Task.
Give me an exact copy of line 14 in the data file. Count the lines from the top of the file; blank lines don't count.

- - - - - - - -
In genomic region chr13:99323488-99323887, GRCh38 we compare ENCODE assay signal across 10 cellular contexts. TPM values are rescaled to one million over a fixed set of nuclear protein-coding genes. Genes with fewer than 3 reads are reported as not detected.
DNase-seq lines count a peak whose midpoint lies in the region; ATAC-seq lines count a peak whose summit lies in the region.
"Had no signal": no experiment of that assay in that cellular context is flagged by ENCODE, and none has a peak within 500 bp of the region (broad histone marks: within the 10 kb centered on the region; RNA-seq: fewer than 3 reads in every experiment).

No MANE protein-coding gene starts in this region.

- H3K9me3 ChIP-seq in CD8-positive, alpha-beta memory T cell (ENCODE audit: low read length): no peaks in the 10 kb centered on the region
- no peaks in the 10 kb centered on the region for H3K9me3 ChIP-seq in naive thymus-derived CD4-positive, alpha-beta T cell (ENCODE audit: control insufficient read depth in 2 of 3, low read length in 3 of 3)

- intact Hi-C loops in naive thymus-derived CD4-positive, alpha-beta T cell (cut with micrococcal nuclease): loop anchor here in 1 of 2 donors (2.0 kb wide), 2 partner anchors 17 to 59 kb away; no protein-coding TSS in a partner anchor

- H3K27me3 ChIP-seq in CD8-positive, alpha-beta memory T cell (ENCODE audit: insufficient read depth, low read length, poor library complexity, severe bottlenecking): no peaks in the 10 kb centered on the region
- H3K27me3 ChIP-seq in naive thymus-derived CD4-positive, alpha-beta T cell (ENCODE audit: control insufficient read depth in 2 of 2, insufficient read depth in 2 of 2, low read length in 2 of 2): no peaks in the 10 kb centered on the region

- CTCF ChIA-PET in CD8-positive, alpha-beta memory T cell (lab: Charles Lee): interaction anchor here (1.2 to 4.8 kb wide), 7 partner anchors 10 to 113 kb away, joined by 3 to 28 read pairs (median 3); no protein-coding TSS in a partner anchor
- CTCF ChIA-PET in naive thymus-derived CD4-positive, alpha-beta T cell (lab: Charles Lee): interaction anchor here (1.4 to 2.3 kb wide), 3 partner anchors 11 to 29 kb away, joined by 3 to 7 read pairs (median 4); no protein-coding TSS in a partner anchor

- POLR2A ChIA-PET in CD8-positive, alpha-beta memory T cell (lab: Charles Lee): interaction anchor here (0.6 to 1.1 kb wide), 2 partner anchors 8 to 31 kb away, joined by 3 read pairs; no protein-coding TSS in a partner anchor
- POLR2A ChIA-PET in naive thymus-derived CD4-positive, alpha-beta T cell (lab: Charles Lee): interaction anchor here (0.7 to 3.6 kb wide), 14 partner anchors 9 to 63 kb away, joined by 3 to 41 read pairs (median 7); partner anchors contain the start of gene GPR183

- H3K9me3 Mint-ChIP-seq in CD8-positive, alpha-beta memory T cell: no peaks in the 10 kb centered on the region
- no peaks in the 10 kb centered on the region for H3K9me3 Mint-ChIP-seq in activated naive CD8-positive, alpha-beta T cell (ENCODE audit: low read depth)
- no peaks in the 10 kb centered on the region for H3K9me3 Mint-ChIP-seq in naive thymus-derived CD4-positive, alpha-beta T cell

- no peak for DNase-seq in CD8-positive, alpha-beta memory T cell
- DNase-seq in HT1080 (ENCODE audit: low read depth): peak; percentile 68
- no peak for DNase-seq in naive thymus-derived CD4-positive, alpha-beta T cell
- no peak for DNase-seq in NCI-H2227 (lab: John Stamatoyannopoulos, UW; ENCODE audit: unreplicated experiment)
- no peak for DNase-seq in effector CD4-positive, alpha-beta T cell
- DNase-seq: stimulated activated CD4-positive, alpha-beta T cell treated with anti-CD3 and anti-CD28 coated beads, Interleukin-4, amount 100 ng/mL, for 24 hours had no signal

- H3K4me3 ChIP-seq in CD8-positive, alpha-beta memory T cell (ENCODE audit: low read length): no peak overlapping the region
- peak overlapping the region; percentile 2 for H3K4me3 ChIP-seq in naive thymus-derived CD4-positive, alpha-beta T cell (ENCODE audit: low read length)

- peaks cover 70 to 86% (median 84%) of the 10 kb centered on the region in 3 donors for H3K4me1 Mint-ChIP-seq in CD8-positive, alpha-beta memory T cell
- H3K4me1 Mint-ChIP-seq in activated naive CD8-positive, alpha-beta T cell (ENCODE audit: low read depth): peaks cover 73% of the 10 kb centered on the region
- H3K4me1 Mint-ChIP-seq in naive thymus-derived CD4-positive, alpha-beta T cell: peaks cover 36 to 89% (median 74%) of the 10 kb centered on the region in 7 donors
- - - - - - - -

- H3K9me3 Mint-ChIP-seq in CD8-positive, alpha-beta memory T cell: no peaks in the 10 kb centered on the region